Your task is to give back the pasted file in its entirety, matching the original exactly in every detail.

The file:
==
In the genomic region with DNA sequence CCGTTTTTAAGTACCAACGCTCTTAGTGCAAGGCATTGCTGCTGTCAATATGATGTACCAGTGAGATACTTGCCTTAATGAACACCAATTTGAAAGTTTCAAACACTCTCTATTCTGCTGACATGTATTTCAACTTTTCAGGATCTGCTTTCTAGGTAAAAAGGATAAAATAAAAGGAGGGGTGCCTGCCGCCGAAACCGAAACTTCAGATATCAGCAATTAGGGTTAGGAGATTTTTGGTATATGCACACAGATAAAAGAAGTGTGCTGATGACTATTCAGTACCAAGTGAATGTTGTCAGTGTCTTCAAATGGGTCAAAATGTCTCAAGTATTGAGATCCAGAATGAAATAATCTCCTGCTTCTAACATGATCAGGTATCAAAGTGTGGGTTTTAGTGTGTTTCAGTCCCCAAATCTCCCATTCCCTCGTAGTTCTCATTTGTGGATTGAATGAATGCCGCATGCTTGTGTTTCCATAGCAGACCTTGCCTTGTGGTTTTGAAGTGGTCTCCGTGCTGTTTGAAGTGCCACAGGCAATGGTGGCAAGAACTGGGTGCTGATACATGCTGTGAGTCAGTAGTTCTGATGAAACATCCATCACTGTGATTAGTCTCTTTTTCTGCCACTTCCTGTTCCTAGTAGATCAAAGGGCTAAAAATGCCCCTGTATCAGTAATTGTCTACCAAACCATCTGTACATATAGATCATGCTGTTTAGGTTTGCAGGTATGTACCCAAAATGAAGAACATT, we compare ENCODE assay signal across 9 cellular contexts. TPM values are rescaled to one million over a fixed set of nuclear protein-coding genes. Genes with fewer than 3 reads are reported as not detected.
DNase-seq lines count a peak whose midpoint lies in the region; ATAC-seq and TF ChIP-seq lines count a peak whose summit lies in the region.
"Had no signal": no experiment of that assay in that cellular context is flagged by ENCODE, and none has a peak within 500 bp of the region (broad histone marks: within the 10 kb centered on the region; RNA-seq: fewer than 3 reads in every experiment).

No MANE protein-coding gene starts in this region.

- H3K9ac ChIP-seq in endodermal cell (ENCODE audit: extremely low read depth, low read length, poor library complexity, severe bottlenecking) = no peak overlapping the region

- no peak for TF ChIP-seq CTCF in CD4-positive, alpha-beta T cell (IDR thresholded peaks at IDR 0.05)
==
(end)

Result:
In the genomic region with DNA sequence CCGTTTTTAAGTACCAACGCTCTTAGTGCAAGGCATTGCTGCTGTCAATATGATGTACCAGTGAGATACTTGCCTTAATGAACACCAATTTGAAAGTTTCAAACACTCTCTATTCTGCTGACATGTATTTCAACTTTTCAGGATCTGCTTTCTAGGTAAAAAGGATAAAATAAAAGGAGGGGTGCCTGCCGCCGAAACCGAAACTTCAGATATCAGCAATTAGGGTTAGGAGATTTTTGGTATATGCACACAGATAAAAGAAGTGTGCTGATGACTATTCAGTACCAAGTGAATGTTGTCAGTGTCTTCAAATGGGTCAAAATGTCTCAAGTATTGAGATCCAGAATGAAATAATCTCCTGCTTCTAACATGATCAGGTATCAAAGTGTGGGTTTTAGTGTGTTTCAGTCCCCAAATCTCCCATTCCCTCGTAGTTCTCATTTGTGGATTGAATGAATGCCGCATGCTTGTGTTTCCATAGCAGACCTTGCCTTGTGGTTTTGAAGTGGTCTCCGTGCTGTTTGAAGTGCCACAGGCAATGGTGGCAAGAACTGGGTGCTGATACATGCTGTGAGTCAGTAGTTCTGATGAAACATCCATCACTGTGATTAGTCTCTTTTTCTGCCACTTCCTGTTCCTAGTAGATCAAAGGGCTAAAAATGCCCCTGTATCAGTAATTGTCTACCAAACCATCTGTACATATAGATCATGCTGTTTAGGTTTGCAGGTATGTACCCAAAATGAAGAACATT, we compare ENCODE assay signal across 9 cellular contexts. TPM values are rescaled to one million over a fixed set of nuclear protein-coding genes. Genes with fewer than 3 reads are reported as not detected.
DNase-seq lines count a peak whose midpoint lies in the region; ATAC-seq and TF ChIP-seq lines count a peak whose summit lies in the region.
"Had no signal": no experiment of that assay in that cellular context is flagged by ENCODE, and none has a peak within 500 bp of the region (broad histone marks: within the 10 kb centered on the region; RNA-seq: fewer than 3 reads in every experiment).

No MANE protein-coding gene starts in this region.

- H3K9ac ChIP-seq in endodermal cell (ENCODE audit: extremely low read depth, low read length, poor library complexity, severe bottlenecking) = no peak overlapping the region

- no peak for TF ChIP-seq CTCF in CD4-positive, alpha-beta T cell (IDR thresholded peaks at IDR 0.05)